As I have gotten older, I have become more sentimental than I used to be. As a result, I frequently ask for a story from my dad either on the phone or when he comes to visit. Story time usually occurs before I go to bed and while I know he dreads it, tries to delay it, and attempts to distract me with something else, I think he secretly enjoys it just as much as I do. Part of the dread is that he puts too much pressure on himself to share an epic story from my childhood, yet the best stories are the random memories that suddenly come to him.
The stories are sporadic, but my dad recently shared two especially good ones with me from his childhood, which got me thinking: more people (especially my age) should be doing this with their parents. I am even inspired to write them down to share with future generations – these are moments in time that I want to remember and share with my kids someday.
Here are the two stories in abbreviated versions. They are probably not as funny to you as they are to me, but both had me rolling with laughter.
STORY ONE: ROAD RAGE
My dad had an orthodontist appointment in Fort Wayne (where I grew up) and his mom and aunt decided to shop downtown during his appointment. On the way back to Geneva (imagine a very small Indiana town), their 1963 Chrysler had a flat tire. My grandmother (his mom) decided to leave them with the car while she walked county roads to find help.
Side note: I am a carbon copy of my grandmother: a tiny woman that weighed 100 pounds wet. She was stubborn, sassy, and she wore Burberry skirts in a town of 1,300 people. If she had a stain on her blazer, she covered it with a brooch. She had the most exquisite jewelry and clothes. She had a rubber band collection that was unreal. She was one of the best ballroom dancers I have ever seen. She loved Butler, being a Pi Phi, and she was an avid reader.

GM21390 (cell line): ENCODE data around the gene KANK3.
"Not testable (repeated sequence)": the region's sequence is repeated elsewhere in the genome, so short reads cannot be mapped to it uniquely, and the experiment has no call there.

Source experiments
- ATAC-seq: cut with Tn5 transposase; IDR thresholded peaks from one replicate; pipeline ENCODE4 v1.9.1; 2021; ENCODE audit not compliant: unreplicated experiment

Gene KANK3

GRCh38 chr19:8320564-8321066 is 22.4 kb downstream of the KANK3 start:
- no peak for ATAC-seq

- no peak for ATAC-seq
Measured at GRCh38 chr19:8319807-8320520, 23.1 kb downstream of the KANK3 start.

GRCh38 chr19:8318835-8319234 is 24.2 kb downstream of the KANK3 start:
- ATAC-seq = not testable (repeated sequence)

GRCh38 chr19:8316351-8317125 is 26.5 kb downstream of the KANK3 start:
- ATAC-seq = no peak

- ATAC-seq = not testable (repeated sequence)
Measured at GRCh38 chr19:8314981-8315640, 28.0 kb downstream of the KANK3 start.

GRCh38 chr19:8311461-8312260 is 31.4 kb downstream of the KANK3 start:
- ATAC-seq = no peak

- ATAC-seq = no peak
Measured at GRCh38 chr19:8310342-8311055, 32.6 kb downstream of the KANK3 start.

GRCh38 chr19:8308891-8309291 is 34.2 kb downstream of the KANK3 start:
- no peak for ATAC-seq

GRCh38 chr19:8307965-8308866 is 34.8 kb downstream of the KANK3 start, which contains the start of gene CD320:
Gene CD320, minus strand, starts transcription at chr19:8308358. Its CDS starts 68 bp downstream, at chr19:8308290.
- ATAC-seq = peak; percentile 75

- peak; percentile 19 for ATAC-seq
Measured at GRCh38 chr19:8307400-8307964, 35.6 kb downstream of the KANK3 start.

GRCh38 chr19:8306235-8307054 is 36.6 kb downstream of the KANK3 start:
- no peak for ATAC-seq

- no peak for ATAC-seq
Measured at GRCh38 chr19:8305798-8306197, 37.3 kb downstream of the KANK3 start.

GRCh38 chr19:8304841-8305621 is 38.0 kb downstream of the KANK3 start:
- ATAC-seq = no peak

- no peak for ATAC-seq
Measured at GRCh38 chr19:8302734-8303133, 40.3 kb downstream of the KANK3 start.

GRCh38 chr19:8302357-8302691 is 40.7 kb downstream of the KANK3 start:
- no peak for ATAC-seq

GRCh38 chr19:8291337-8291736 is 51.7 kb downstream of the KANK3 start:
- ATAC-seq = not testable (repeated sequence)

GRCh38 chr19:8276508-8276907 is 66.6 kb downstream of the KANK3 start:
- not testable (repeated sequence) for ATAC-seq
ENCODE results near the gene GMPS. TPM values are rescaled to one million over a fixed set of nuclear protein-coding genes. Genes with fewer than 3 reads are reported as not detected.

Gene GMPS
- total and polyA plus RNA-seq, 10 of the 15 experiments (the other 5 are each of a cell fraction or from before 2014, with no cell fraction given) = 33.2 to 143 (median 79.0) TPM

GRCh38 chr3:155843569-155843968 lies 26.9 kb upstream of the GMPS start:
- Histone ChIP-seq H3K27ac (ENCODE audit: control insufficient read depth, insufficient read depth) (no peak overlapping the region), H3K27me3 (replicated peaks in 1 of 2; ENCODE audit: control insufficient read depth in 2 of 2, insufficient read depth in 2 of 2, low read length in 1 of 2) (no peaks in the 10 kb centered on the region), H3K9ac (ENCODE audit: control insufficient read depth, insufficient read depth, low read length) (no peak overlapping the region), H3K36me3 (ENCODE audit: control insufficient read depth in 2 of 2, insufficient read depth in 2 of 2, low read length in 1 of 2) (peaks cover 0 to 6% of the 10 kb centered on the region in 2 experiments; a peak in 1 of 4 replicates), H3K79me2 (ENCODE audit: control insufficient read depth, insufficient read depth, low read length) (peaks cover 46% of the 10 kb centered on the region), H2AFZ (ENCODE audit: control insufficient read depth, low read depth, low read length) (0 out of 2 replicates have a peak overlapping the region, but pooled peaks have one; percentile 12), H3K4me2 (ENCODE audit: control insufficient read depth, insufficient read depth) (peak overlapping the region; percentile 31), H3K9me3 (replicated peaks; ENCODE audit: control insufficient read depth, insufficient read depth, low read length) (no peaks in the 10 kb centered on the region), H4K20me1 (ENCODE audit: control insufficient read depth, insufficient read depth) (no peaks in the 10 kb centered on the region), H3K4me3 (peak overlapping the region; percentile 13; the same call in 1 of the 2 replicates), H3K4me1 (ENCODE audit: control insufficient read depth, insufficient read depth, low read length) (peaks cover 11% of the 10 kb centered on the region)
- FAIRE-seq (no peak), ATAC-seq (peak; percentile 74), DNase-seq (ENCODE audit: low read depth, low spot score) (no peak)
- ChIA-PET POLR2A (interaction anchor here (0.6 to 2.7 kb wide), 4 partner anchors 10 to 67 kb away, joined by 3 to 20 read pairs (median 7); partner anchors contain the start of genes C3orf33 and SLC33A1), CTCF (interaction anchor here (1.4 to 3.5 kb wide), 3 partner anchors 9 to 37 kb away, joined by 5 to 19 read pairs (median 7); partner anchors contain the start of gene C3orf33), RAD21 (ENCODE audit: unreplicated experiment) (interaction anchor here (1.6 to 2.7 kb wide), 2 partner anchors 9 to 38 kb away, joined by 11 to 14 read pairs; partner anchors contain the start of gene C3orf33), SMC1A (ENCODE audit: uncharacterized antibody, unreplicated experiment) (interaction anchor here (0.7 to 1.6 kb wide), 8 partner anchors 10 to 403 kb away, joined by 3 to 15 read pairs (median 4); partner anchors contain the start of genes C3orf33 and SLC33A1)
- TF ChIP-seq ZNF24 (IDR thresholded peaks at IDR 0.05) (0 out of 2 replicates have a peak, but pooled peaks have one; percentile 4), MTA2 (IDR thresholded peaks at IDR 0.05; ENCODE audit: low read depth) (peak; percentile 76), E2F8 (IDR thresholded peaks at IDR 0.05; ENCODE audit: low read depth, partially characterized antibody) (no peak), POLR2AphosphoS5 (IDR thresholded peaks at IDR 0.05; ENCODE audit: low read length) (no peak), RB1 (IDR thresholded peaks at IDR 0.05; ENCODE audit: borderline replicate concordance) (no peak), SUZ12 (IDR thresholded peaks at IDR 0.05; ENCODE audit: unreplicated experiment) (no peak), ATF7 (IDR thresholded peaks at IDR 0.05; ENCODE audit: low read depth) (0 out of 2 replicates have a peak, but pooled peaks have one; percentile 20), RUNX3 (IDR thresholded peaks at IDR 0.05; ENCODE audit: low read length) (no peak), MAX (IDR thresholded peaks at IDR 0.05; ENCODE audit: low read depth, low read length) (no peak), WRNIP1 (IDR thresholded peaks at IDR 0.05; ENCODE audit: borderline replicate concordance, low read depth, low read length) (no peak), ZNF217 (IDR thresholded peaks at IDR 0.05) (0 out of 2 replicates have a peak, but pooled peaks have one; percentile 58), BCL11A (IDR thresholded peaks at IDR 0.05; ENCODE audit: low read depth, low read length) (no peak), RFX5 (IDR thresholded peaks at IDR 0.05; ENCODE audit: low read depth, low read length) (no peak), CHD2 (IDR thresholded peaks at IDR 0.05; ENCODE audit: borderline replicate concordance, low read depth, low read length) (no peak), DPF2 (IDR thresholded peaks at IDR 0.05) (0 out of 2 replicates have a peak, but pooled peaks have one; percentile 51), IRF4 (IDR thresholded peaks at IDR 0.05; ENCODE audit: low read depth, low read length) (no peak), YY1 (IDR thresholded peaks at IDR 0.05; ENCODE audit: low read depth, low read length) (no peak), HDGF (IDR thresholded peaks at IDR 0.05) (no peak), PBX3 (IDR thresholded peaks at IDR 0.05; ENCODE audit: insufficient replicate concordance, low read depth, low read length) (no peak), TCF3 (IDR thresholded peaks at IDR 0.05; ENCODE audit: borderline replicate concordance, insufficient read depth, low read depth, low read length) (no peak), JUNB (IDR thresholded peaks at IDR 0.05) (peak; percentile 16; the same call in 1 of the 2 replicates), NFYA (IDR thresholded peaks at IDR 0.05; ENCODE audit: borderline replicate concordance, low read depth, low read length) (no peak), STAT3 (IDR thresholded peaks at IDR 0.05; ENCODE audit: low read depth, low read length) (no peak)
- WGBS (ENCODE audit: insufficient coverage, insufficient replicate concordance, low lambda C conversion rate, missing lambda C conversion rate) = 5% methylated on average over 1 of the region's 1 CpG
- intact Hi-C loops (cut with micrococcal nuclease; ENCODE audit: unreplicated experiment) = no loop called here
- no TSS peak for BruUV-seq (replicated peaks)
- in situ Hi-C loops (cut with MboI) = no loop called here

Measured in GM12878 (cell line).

Back to the story: a man approached the car and asked if my dad needed help. The man fixed the flat tire and my dad decided to drive his aunt to go look for his mom. MY DAD WAS 13 YEARS OLD. Aunt Rachel (who I am named after) never learned to drive. Soon, his mom appears behind them in a tow truck. Let’s just say she was not happy to find that he had left the scene and was driving at 13. The visual in my mind of my grandmother, a tiny lady, yelling at my dad is priceless.
STORY TWO: BB GUN GONE WRONG
My grandfather brought back a glass barometer from his time in the Navy and it was one of his prized possessions. My dad’s prized possession at the time was a BB gun (think of Ralphie in A Christmas Story). One day after school, my dad decided to practice; however, he did not think the BB gun was loaded (first mistake). He shoots at eye level and hits the glass barometer located in the next room of the house. His dad came home and was (surprisingly) not mad. He gave it to my dad as a reminder to practice gun safety.
My grandmother – She loved pockets, just like someone else I know….
My dad looking fresh
The Burberry skirt, that I now wear. She also enjoyed cake and books.
My grandfather and photographic evidence that my hair has been a struggle for awhile….
PHOTOS FROM THE WEEK
Left to right: Porch kisses from Winston before work, the joy of eating out of a large container (and not the bowl), chess at City Market, and pink/pearls/leopard with a fall leaf in the background
My favorite thing that the chefs made at the sorority house at IU was pesto pasta. I could eat bowls and bowls of it, which I did. They used bowtie pasta and added additional pine nuts to the top as a garnish. It is one of the easiest things to make and you can even make mason jars of it and freeze it for later.
Every time I make pesto, it is by look and taste. It is all about the consistency – be prepared to use a lot of olive oil! You really can’t go wrong because all of these ingredients are delicious on their own. If the green color starts to turn brown, add a little lemon juice.
- A few handfuls of basil leaves (stolen from my neighbor, aka I will leave them more baked goods)
- 1/2 cup Parmesan
- A few tablespoons of pine nuts (I use almonds sometimes instead)
- 1 garlic clove
- 1/2 cup olive oil
- 1 pound spaghetti
Mix all of the above, except for the spaghetti, in a blender or a small food processor. Boil a pot of water, add spaghetti, cook until tender. You can always do the ‘throw a piece at the wall and see if it sticks’ test to make sure the pasta is done al dente.
Pour pesto over spaghetti. Enjoy!
I may have eaten the chicken sausage while waiting for the pasta to cook. It never had a chance of making it into the dish.
Wine and Winnie = the key to success in the kitchen!
Xx, Libby and Winston